“If he thinks the death of 3,000 people is a success, God help us all,” said Carmen Yulín Cruz, the mayor of San Juan, in a post on Twitter.
And nowhere in the story does it explain how many of the deaths were due to negligence, what precisely that negligence was, or why Trump might have neither cared much about Puerto Rico to begin with or now thinks it was a success.
The Associated Press story was a word salad of uncontextualized stenography, leading up to a “you decide” nut graph:
The administration’s efforts in Puerto Rico received widespread criticism, and he battled with Mayor Carmen Yulín Cruz. But after visiting the island last September, Trump said that Puerto Ricans were fortunate that the storm did not yield a catastrophe akin to the havoc wreaked by Hurricane Katrina along the Gulf Coast.
In a report published last month, George Washington University researchers estimated that the devastation wrought by Hurricane Maria had led to 2,975 excess deaths in the six months after the storm. The government of Puerto Rico has embraced the estimate, which the researchers arrived at by comparing the number of deaths after the hurricane to typical death rates and adjusting for a range of variables.
And they noted that an after-action report from FEMA had acknowledged some degree of fault.
But it was nevertheless a pretty listless story.
Let’s be real: To pretty much anyone who has the least idea of what happened in Puerto Rico, or what’s going on in Trump’s head, the only human reaction to what Trump said about Puerto Rico is a double-take.
And here’s where CNN, for a change, really shone. Instead of trying and failing to cram a double-take into the formulaic he-said-she-said incremental newspaper story, CNN’s folks reacted like human beings.
Right after cutting away from Trump’s live remarks, CNN anchor Brooke Baldwin brought on White House correspondent Kaitlin Collins and expressed appropriate incredulity.
Three thousand people died according to this most recent George Washington University study and the administration’s response is still under fire. Where is this incredibly successful even coming from?
That’s the question a lot of people are going to have after hearing the President’s comments there…. [T]he President looking back at Puerto Rico saying that it was an unsung success, that it was very successful, talking about the praise they received after that hurricane hit for the administration’s response. Which frankly, Brooke, just isn’t the case here. It’s actually been widely criticized because, of course, at first the death toll was in the dozens, and then it was raised to roughly 3,000 people who died there in Puerto Rico.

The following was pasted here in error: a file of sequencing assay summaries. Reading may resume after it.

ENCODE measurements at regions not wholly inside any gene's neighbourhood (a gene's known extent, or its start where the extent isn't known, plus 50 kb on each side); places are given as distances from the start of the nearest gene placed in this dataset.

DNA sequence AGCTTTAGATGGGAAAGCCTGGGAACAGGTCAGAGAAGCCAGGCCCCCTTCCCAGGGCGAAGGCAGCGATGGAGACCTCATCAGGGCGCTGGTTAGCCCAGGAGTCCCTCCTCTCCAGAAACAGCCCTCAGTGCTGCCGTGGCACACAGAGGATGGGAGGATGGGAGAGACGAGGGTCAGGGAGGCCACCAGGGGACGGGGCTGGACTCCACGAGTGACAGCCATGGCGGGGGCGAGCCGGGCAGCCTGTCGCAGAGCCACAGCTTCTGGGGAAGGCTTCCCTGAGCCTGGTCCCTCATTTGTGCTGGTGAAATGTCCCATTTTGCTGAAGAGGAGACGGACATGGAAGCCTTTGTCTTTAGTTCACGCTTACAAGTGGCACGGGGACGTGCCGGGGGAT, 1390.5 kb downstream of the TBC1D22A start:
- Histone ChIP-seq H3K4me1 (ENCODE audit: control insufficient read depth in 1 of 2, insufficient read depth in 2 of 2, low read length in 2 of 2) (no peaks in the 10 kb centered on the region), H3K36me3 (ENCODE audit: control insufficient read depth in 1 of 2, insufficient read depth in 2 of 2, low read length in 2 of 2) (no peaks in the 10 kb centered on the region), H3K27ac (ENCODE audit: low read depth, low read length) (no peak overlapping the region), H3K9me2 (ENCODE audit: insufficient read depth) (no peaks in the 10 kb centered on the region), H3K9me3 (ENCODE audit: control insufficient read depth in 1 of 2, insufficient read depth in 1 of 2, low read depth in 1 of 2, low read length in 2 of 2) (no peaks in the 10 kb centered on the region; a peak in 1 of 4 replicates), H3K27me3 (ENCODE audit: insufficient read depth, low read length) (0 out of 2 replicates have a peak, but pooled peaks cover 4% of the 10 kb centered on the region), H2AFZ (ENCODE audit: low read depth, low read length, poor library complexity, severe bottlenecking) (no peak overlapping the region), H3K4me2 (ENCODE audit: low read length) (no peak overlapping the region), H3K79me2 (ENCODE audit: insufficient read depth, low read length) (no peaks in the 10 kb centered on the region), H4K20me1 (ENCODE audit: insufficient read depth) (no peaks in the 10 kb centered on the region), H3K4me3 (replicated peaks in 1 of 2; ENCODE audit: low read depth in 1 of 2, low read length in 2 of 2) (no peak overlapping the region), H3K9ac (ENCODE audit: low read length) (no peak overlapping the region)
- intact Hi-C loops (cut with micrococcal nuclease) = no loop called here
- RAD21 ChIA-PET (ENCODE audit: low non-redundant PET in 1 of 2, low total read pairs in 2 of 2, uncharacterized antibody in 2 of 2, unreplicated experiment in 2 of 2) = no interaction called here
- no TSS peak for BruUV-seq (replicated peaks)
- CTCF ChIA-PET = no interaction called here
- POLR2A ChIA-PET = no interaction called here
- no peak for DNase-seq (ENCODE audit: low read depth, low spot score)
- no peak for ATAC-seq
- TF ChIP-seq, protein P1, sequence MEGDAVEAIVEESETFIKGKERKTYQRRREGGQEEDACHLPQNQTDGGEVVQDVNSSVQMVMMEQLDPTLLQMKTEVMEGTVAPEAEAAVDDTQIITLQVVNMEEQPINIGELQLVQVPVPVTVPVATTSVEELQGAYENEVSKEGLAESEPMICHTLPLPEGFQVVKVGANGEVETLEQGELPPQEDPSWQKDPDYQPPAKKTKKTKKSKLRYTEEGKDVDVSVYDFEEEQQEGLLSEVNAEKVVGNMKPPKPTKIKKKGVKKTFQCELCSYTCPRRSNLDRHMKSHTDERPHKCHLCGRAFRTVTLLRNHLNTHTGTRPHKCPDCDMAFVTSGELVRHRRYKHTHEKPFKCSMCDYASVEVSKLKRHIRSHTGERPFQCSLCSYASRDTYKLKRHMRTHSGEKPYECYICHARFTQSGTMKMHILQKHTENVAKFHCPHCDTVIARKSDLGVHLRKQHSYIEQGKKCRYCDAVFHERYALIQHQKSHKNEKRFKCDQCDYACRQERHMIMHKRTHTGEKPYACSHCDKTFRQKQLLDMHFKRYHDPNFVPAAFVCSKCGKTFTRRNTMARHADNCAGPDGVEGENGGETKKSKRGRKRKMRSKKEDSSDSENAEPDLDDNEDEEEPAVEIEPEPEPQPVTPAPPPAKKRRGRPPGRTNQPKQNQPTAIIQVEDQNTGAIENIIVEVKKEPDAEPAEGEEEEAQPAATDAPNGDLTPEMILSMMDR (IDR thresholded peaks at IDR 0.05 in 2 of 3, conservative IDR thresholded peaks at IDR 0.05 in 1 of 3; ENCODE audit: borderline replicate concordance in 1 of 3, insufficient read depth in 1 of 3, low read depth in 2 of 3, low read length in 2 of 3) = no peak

Half an hour later, CNN’s Jake Tapper drilled down in a conversation with CNN political commentators Angela Rye and Amanda Carpenter that hit all the right notes. Enjoy and learn:
Tapper: Obviously, when it comes to this pending storm, we’re all hoping for the best and hoping the Trump administration does everything it can do.
But the president saying that Puerto Rico was an unsung success, when the latest official government death toll from the government of Puerto Rico—and let’s remember these are American citizens—that’s a U.S. territory—is 2,975 dead. That is an unsung success.
Rye: No, it’s an unsung inaccuracy…. [N]ot to mention the number of people and families who had to relocate completely off the island, not to mention the fact that their economy is now on life support, and electricity is not all the way functioning, it’s far from a success.
And the fact that Donald Trump today would spend more time singing his own praises, rather than really leaning into a conversation with people in leadership there to figure out how they can really overcome and really have a success story for this particular storm, I think is very telling.
Tapper: Do you think, Amanda, that there are — President Trump doesn’t have the people around him who tell him, hey, by the way, don’t say that about Puerto Rico, it’s not a success, and they just upgraded the death toll to 2,975, that’s not a success, it’s embarrassing?
Carpenter: Perhaps, but I also think there’s probably people in the White House that have given up on trying to message the president.
I mean, look at his performance when he actually went to Puerto Rico. He is throwing out paper towels like he’s Santa Claus giving out goodies.
And I think this is part of the warped approach that he has towards disasters. He views it as an opportunity to hand out money and goodies for which people should be grateful to him. And he doesn’t understand the devastation and the fears.
And, honestly, if he thinks Puerto Rico is a success, I’m a little nervous. That makes me more nervous about Florence coming in.”